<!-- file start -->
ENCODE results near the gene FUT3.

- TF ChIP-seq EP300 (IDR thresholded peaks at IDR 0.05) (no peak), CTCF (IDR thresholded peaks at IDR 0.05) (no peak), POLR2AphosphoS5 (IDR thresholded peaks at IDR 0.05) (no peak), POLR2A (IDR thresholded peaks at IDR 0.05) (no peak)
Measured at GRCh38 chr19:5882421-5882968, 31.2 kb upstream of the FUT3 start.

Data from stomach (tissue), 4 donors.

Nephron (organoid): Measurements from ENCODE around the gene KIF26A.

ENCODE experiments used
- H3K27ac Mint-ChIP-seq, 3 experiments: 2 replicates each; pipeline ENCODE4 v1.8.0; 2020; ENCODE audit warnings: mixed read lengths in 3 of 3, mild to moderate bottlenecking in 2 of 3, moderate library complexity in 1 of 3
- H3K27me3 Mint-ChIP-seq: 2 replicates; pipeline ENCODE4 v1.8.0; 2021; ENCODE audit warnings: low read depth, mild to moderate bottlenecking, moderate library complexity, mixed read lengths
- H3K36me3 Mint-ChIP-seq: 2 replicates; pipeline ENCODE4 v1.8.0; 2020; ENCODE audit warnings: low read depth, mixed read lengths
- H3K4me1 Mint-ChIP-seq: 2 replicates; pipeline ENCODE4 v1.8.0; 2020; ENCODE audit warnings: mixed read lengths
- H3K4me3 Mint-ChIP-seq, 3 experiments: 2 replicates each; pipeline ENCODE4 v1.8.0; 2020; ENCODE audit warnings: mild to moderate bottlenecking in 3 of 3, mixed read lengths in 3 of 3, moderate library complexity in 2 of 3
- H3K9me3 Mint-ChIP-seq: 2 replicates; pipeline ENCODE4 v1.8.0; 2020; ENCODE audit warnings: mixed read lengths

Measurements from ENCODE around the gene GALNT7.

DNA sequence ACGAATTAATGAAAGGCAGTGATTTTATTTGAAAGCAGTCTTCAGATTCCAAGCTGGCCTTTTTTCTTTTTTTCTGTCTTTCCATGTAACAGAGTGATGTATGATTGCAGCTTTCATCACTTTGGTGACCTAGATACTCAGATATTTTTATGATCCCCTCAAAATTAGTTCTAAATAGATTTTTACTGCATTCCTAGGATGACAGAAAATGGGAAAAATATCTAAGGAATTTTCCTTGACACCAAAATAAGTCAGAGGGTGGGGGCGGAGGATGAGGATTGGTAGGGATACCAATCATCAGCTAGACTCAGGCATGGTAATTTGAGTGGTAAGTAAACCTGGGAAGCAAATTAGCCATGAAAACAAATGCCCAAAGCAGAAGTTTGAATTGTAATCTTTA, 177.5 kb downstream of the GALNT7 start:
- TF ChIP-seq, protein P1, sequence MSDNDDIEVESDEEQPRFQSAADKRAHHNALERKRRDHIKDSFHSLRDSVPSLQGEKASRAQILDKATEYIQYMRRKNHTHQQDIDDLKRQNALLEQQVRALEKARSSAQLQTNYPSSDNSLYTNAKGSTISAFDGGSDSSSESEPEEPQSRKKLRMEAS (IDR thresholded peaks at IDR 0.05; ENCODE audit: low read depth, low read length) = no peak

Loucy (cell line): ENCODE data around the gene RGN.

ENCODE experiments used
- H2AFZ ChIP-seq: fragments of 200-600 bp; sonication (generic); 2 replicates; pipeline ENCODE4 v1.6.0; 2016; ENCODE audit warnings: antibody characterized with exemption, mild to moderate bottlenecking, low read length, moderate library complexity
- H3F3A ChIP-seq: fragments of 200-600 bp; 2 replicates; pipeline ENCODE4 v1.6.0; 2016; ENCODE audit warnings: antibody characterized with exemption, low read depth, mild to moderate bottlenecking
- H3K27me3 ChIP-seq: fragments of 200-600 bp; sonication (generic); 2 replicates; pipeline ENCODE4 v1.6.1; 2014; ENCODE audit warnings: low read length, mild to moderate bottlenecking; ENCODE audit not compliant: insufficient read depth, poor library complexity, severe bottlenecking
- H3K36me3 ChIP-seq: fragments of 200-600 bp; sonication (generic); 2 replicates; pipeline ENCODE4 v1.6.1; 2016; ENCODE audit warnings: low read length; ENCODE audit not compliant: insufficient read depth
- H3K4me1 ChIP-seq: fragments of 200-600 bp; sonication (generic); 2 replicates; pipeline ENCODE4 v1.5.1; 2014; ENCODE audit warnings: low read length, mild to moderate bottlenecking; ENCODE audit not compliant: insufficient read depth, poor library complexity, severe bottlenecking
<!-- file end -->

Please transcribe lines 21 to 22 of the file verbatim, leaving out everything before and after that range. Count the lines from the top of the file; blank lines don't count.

- H3K36me3 ChIP-seq: fragments of 200-600 bp; sonication (generic); 2 replicates; pipeline ENCODE4 v1.6.1; 2016; ENCODE audit warnings: low read length; ENCODE audit not compliant: insufficient read depth
- H3K4me1 ChIP-seq: fragments of 200-600 bp; sonication (generic); 2 replicates; pipeline ENCODE4 v1.5.1; 2014; ENCODE audit warnings: low read length, mild to moderate bottlenecking; ENCODE audit not compliant: insufficient read depth, poor library complexity, severe bottlenecking